Construction Shows Strong Jobs Numbers for March
Jobless rate falls to 5.2% from February's 6.2% and year-earlier 7.4%
Construction posted upbeat employment results in March as its jobless rate dropped to 5.2% from February’s 6.2% and was a striking improvement from the year-earlier level of 7.4%, the federal Bureau of Labor Statistics has reported.
The latest monthly BLS report on the U.S. employment picture, released on April 5, also showed that construction gained 16,000 jobs in March, recouping nearly two-thirds of the 25,000 positions the industry lost in February, according to the bureau’s revised figures.
The March jobs total is preliminary; BLS sometimes adjusts the number in succeeding months, as it did for the February figure.
The BLS unemployment rates aren’t adjusted for seasonal differences. Construction’s rates tend to worsen in the winter months and start to improve in the spring, as weather moderates.
Construction’s workforce totaled 7.45 million in March, up 246,000, or 3.4%, from the year-earlier level, BLS reported.
All but one construction segment recorded increased jobs in March. Residential specialty trade contractors led the way, with a pickup of 7,500, followed by nonresidential specialty trade firms, which added 5,500.
The nonresidential building companies category was the only one recording a decline, shedding 2,900 jobs.
Architectural and engineering services, a separate BLS industry classification, added 6,300 jobs last month.
Ken Simonson, Associated General Contractors of America's chief economist, said in a statement, "Construction employment rebounded in March, indicating that the dip in February was probably related to extreme weather conditions and not the beginning of a slump."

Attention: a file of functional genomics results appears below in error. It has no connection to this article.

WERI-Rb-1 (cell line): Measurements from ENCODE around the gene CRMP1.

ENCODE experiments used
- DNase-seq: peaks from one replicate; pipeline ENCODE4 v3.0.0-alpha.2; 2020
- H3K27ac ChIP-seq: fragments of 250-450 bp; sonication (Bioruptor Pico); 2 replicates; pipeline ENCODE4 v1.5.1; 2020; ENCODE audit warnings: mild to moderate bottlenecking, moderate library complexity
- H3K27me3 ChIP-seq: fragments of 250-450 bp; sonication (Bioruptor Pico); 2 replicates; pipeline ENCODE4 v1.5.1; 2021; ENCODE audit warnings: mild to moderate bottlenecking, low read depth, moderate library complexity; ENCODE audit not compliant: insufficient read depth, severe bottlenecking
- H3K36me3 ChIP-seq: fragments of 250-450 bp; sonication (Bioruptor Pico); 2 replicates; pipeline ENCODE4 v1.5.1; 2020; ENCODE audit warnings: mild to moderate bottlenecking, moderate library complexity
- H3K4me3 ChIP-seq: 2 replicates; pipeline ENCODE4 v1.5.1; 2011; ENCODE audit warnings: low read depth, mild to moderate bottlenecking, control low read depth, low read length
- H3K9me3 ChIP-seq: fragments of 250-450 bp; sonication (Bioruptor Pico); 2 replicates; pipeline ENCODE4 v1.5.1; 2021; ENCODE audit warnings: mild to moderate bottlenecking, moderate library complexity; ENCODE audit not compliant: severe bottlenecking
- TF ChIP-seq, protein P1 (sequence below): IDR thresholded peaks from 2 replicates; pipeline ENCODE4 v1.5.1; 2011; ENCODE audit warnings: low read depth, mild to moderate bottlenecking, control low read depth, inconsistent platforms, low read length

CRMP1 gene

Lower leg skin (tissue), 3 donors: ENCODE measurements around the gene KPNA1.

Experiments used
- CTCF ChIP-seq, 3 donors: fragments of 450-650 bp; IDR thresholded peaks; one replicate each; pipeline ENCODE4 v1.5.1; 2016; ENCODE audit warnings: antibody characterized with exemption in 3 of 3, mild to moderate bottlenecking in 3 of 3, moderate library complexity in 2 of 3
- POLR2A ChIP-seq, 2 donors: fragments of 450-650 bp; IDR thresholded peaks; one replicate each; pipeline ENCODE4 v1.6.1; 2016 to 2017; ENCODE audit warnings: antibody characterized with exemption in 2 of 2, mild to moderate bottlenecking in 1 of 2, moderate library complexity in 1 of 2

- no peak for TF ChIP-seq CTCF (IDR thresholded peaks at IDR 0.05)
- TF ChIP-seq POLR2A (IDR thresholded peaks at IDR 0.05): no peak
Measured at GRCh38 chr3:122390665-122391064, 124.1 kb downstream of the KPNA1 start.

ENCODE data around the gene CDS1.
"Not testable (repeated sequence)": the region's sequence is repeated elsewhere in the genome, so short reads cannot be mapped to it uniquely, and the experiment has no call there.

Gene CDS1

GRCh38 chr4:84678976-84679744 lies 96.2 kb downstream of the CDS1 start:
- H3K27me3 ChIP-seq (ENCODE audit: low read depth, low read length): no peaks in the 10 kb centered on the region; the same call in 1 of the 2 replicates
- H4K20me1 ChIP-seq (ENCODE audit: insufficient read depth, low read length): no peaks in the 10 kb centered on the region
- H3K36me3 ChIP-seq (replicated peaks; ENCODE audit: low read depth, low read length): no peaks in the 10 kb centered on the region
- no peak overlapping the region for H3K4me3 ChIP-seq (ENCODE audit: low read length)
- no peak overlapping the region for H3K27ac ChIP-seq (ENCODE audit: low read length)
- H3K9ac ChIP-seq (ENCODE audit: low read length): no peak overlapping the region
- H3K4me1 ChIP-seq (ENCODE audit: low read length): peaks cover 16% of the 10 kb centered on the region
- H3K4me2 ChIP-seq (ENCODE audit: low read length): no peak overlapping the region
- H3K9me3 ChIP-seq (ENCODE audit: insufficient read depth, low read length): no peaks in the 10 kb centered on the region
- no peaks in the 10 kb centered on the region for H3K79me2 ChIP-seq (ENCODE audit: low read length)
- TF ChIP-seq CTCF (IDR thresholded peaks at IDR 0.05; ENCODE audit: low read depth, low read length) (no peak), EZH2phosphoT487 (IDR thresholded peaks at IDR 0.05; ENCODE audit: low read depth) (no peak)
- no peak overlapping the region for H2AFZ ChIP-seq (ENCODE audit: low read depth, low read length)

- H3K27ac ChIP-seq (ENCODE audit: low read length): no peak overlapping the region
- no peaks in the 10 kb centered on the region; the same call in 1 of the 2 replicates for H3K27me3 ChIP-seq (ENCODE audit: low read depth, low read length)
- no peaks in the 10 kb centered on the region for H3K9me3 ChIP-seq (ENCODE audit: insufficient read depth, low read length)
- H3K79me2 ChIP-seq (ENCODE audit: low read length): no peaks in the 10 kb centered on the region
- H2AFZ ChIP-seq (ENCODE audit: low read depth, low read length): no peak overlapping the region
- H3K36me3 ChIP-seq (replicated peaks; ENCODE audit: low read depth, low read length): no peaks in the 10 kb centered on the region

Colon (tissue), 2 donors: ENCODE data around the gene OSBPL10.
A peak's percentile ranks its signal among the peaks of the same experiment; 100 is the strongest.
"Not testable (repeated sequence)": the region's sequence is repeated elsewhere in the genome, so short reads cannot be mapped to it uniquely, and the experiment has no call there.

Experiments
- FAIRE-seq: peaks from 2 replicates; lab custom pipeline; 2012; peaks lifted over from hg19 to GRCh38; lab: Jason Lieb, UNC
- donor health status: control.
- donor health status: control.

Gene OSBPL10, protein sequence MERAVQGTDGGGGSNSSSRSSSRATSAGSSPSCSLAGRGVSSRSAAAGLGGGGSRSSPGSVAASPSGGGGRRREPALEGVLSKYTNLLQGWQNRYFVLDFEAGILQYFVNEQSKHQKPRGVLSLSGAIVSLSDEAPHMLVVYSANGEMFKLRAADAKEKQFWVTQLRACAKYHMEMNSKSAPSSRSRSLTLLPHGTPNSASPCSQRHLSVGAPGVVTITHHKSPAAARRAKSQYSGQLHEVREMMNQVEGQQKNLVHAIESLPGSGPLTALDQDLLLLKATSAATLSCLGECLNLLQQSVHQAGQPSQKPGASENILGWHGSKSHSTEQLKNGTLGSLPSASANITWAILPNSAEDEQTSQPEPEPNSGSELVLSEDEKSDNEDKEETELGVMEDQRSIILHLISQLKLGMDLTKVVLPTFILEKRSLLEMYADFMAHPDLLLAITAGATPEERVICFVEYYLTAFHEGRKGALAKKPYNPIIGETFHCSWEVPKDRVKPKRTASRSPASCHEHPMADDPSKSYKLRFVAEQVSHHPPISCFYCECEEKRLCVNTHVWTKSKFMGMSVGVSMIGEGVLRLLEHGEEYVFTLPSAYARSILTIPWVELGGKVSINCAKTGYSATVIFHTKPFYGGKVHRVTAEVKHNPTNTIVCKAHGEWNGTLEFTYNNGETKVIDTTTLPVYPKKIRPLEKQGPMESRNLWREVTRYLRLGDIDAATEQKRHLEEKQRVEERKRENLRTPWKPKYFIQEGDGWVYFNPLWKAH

Anirban Basu, Associated Builders and Contractors chief economist, agreed that the February construction job losses were "an aberration." He added in a statement that "the solid gains in several nonresidential construction segments...indicates that the level of construction activity remains robust as we approach spring."
In another labor-related indicator, construction’s wages averaged $30.45 per hour in March, up five cents from February and a 3.3% gain over March 2018’s level. Simonson observed that construction's average March wage was almost 10% above the $27.70 figure for all private industries.
AGC continues to point out that contractors are having difficulties finding enough skilled workers. As evidence, Simonson noted that the BLS report said the average construction work week was 39.9 hours in March, the highest level for that month in 14 years. If construction crews are short-handed, they tend to work longer hours, AGC said.
Story updated on 4/5/2019 with comments, analysis from Associated Builders and Contractors and Associated General Contractors of America economists.